It doesn't appear that way. His second blog seems to be obdurate obfuscation. He claims he was justified because

1. the anti-doping rules are too vague to matter

2. breaking a doping rule is not blameworthy because it is a rule not "within" the game or sport itself but cheating "outside" the sport's "internal" rules.

The first justification is simply ridiculous and I will not even address it other than to say that positive drug tests (or equivalent positives) is about as clear cut as it gets. It's not that vague. So Noe's point seem to stumble and fall right out of the gates. I can't even imagine a charitable interpretation of it.

As to the second justification, how he came to see it as non trivial and not a hairsplitting distinction (and more relevantly, why it matters even if there is an interesting distinction to be made) is puzzling. Here's a quote:

Doping doesn't put you outside the game any more than sacrificing your marriage or getting up at 3:30 every morning so that you can get time at the ice rink puts you outside the game. Athletes are in it for the achievement. Athletes will not say No.

Of course, there is no rule within the all sports of cycling that says you cannot dope. Anti-doping rules are more a property of the organizing bodies that govern world cycling venues. But that just shifts the problem to that arena. Surely you can and be justifiably blamed for cheating there? And in some sense, that would also count as cheating in cycling because it would be taking an unfair advantage over non cheaters within the sport. So this "distinction" seems like hairsplitting and purposeful obfuscation.

The distinction collapses because the point of the rule against cheating is to enforce unfair advantages within the game which breaks the boundary between "outside" rules and "inside" rules. The outside rules are there for a good reason. They are not arbitrary. PEDs such as EPO and many others (and blood transfusions which the USADA also accuses Armstrong of committing) have been found to potentially be deadly. Obviously you don't want people to be encouraged to take these drugs.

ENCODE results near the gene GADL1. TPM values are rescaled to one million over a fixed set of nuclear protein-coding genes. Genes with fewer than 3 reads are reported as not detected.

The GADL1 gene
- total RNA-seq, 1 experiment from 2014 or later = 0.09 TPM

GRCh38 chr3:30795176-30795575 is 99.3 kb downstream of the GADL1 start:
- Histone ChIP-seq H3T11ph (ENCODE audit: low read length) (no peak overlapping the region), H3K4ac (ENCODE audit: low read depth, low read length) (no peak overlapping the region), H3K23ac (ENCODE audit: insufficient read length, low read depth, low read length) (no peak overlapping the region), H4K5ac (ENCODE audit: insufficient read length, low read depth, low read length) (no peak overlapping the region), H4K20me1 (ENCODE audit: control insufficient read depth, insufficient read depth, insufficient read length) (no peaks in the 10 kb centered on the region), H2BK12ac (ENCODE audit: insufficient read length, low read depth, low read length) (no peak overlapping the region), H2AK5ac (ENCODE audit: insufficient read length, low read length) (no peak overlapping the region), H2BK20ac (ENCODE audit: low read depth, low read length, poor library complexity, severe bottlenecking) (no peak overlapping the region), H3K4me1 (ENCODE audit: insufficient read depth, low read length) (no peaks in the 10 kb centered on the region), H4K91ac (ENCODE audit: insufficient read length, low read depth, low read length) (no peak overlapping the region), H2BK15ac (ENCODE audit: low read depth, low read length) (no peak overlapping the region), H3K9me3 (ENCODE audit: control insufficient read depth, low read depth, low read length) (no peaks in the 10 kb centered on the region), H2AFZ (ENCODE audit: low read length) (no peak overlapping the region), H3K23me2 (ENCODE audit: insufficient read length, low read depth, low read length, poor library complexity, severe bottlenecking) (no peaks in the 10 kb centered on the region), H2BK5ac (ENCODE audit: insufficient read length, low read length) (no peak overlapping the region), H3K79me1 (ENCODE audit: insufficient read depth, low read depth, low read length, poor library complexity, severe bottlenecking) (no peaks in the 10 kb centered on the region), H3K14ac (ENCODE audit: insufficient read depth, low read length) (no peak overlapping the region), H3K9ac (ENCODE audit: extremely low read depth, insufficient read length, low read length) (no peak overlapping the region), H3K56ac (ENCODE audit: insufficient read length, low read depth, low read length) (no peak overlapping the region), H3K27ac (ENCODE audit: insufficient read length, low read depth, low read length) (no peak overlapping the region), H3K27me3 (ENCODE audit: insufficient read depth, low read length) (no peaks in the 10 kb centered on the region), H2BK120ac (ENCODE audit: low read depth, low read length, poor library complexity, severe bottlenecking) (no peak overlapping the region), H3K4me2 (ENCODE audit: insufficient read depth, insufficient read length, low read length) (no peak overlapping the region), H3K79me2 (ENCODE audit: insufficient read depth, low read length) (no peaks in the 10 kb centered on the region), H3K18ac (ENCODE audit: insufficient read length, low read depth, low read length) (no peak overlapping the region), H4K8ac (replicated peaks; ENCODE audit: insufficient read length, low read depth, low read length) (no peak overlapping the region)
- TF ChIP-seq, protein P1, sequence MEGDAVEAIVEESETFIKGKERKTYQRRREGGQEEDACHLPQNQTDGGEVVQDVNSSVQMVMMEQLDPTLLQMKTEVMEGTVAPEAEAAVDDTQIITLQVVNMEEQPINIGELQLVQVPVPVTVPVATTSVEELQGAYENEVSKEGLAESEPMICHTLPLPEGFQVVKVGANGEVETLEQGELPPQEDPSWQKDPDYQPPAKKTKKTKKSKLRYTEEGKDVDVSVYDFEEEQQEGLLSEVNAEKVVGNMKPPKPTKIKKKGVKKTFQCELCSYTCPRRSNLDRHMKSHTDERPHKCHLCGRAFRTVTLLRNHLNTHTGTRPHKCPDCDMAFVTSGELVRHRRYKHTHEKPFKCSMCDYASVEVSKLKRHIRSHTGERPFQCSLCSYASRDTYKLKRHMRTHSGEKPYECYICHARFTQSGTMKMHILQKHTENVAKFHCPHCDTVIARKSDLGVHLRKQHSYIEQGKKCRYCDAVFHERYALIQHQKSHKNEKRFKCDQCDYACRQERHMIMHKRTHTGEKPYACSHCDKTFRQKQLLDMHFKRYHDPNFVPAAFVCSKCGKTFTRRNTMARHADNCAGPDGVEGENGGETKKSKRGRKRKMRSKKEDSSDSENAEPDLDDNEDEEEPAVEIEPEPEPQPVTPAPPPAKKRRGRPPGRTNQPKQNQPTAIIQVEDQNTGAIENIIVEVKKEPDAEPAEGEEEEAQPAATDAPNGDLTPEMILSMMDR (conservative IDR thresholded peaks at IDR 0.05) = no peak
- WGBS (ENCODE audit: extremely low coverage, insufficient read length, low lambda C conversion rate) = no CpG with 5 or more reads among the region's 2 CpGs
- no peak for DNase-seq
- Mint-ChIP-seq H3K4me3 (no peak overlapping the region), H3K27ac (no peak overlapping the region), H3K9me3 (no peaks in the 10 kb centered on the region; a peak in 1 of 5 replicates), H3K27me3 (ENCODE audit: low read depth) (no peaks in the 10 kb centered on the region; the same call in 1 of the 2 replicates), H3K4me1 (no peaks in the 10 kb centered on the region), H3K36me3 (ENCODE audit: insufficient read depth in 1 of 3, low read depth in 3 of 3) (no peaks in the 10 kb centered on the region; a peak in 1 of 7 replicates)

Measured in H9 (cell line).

On a charitable interpretation, the only point that Noe seem to be somewhat justified in arguing in defense of doping cheaters as far as I can tell is the "everyone is doing it" argument but I'm not sure Noe is making such an argument (in fact, his own words in the second blog suggests otherwise).

I suppose you can make the somewhat weakly plausible argument that other cyclists at the level Armstrong performs against are doping as well. Thus if we define "cheating" as doing something against the rules (in the sport or in the system by the governing body authorized to oversee the sport) and giving one an advantage, Armstrong didn't actually cheat because he had no artificial advantage over the other cheaters but prevailed over them with natural ability, hard work and skill.

But notice that this argument only works if everyone else he competed against were likewise cheating. But that is implausible. Surely there are a few he has competed throughout the years who weren't on PEDs? And notice that Armstrong must have competed against others at the lower levels of competition and surely there are even more of those competitors who weren't on anything at all but used hard work, determination and the rest of what supposedly makes a great American sportsman?